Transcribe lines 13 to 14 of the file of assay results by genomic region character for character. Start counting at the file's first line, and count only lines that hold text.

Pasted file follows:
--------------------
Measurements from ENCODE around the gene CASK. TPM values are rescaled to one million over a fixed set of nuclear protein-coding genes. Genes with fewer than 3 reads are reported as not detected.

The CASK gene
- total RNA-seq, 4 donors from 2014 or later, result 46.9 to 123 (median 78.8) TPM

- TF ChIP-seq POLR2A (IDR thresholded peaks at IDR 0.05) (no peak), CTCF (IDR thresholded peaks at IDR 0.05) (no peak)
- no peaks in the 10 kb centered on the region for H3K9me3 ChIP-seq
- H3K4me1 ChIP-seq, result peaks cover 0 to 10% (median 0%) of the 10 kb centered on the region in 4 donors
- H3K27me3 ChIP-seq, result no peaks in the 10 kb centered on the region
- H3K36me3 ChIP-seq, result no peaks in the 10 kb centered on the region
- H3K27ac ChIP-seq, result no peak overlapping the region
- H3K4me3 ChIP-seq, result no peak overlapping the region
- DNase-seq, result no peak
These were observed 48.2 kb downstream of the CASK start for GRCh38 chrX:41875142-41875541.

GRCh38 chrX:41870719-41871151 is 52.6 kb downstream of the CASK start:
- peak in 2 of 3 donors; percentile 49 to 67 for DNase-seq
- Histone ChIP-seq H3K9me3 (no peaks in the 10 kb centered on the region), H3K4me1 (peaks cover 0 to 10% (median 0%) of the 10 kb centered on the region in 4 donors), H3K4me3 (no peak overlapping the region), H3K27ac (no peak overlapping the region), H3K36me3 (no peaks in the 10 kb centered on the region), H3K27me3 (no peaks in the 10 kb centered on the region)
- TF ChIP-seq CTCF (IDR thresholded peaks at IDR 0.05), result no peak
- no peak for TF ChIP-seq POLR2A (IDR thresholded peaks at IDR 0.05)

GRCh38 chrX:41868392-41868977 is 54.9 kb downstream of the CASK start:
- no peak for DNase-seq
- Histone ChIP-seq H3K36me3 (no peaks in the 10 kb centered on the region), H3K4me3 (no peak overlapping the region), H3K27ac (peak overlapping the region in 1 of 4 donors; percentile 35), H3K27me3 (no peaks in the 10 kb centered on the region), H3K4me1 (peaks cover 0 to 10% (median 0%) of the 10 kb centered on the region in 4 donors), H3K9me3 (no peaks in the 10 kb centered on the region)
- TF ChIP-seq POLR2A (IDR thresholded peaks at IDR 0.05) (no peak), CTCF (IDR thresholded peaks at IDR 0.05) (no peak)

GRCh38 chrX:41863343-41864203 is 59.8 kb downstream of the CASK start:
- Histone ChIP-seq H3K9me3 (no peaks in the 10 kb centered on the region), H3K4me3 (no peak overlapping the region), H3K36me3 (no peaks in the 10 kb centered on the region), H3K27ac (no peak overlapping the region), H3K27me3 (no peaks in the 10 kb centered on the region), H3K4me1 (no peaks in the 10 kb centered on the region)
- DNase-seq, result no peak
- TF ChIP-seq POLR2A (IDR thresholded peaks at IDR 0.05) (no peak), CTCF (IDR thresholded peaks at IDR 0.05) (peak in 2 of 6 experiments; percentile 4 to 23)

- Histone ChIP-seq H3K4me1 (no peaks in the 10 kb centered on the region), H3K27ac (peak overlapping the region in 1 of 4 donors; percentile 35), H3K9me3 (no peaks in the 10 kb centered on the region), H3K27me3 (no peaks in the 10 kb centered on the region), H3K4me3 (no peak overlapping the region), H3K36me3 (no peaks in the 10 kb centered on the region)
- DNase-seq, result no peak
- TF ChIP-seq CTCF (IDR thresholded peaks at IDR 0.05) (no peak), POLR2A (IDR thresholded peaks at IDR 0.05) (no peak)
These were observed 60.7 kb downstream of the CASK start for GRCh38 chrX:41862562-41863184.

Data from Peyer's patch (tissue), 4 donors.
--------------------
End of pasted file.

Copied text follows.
GRCh38 chrX:41870719-41871151 is 52.6 kb downstream of the CASK start:
- peak in 2 of 3 donors; percentile 49 to 67 for DNase-seq